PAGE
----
While operating costs have increased, sewer rates have not been updated in more than a decade. The City’s aging wastewater system requires more investment to meet service requirements. The current total annual costs are $26.3 million while the existing rate revenue is approximately $20.5 million. Additionally, operating expenses are projected to increase significantly in the coming years.

The approach is based on a three-step process:

  1. Financial Plan: Estimates the costs to be recovered from rates, including O&M, debt service, planned capital projects, and target fund balances.
  2. Cost-of-Service: Proportionally allocates revenue requirements to customer classes based on state law and industry standards.
  3. Rate Design: Considers the best rate structure to collect revenue from various types of customers.

Costs are allocated based on wastewater loadings to four parameters: Customer Costs, Flow Related Costs, Biological Oxygen Demand (BOD) Costs, and Suspended Solids (SS) Costs. These costs are then allocated to customers based on their contribution to the wastewater treatment process.

The study suggests moving away from using fixture units as a proxy for sewer flow to using water usage, which is a better proxy. Residential customer wastewater flow is determined by winter water usage, while commercial and institutional customer wastewater flow is based on annual water usage. Industrial user rates are also being revised to remove the reserve capacity charge.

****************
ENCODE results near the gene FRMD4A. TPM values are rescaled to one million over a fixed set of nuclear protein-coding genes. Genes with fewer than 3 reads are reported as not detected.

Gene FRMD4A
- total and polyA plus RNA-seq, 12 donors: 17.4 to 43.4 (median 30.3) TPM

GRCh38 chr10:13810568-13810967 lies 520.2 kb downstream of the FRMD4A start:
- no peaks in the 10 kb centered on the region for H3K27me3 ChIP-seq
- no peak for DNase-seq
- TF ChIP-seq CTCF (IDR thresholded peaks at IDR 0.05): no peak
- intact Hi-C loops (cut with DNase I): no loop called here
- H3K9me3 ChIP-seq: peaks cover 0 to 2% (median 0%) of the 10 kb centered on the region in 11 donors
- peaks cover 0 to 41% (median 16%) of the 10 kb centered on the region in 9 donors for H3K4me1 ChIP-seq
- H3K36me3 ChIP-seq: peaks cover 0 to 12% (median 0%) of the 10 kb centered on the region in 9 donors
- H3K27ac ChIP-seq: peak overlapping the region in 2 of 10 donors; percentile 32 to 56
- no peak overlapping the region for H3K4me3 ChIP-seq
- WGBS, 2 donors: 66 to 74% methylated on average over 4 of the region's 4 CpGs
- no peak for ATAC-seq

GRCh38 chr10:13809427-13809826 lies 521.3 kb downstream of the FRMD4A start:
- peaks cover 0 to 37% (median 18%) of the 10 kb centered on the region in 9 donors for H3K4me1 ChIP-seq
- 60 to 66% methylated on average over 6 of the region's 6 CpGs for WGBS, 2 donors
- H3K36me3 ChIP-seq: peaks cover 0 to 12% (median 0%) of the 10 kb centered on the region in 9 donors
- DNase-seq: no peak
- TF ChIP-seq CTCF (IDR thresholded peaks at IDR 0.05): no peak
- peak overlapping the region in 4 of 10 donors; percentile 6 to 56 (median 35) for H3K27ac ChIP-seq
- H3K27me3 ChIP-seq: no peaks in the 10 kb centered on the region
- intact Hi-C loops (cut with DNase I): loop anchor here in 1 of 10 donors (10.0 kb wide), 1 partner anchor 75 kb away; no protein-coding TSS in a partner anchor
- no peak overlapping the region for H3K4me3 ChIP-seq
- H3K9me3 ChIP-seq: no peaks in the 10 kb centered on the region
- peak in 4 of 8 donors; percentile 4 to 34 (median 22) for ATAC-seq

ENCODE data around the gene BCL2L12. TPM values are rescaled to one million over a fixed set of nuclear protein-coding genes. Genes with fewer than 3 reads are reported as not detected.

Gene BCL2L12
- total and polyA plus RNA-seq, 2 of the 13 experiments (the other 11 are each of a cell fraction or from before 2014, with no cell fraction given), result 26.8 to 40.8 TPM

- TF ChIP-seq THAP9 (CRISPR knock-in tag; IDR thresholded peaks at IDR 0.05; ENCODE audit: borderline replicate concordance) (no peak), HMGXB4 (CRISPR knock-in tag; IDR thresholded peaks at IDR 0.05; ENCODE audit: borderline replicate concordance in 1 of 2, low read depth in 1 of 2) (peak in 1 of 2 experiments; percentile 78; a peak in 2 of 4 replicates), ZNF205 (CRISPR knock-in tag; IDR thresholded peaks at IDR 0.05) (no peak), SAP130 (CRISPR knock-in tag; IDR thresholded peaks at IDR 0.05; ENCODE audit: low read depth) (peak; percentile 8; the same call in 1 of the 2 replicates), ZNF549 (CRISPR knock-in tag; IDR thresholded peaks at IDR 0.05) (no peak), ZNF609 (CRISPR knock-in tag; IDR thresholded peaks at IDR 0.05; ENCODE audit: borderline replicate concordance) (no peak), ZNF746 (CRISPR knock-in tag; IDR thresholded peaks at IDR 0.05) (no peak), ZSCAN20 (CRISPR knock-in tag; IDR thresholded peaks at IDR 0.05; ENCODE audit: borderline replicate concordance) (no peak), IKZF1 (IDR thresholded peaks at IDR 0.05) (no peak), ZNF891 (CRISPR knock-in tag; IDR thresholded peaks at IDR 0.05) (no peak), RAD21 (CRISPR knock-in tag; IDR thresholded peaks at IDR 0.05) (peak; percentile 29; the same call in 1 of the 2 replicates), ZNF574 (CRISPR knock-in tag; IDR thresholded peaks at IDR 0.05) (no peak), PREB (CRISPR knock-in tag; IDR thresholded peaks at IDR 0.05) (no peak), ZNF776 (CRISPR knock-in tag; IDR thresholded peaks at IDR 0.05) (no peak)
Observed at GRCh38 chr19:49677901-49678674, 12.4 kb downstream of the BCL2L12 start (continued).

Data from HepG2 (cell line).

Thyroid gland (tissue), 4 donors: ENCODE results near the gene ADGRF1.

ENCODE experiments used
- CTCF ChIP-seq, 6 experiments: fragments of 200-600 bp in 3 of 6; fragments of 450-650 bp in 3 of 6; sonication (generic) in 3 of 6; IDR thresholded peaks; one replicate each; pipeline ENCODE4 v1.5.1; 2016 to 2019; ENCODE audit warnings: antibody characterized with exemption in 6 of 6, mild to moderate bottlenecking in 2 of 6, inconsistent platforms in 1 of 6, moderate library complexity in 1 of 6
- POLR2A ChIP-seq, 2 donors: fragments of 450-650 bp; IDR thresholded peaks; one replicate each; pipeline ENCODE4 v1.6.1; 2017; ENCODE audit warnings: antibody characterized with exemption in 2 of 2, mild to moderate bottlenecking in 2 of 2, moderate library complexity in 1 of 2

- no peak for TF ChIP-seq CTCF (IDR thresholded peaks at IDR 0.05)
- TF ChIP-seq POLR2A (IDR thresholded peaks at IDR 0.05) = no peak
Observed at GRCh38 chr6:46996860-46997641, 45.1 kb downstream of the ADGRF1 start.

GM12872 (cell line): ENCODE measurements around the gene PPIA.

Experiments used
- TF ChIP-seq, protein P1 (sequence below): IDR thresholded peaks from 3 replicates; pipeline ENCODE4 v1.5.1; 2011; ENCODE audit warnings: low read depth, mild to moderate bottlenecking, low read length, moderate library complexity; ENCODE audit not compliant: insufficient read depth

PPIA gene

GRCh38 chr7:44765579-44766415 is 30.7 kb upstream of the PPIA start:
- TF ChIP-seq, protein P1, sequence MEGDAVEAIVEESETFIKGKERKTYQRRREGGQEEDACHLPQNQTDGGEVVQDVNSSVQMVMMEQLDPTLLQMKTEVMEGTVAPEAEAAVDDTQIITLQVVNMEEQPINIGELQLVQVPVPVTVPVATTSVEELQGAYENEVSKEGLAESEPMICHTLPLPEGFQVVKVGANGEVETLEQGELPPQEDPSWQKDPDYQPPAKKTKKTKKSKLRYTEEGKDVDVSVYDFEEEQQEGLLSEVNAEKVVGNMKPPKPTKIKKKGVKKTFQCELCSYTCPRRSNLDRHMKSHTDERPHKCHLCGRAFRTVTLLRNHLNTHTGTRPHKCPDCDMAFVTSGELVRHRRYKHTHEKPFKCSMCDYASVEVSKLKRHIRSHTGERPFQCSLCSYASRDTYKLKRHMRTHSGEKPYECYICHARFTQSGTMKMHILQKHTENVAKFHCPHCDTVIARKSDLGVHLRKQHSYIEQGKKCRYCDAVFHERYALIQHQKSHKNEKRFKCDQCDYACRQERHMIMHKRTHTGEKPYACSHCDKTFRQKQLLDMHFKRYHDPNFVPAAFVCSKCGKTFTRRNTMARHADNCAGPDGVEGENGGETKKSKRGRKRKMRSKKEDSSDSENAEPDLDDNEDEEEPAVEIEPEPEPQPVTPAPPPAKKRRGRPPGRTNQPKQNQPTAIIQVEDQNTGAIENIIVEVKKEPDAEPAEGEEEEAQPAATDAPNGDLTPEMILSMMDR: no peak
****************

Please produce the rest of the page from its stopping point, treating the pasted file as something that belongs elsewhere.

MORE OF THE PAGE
For Residents:
Many residents will see their rates decrease. These adjustments are designed to ensure our sewer system remains reliable and efficient, while complying with California's latest legal standards, including Proposition 218, to ensure a fair and transparent process.

For Industrial Customers:
Industrial customers will see an increase in rates. This adjustment is essential to meet our revenue needs, cover rising operating costs, and fund critical capital improvements. The rate increases ensure equitable cost distribution across all customer categories, supporting a sustainable and robust sewer system. These rates comply with California's latest legal standards, ensuring a fair and transparent process.

Revenue Needs: Ensuring reliable sewer services requires sufficient revenue to cover operational and maintenance costs. These adjustments will help generate the necessary funds to keep the system running smoothly.
Capital Improvements: ask David Huff to add a few sentences describing when the main facilities were put in place, the change in discharge requirements over the past few years, and the expected changes in the treatment process
Legal Compliance: By updating our rates, we ensure compliance with California law standards, including Proposition 218. This guarantees that the rate-setting process is fair, transparent, and legally sound.

We will have a rate calculator available for you to check your specific rates. The link will be provided soon.

The proposed rates are the outcome of the cost of service study, they weren’t designed to be competitive with the neighbors.

Residents and stakeholders can email contact@civicmic.com with any questions.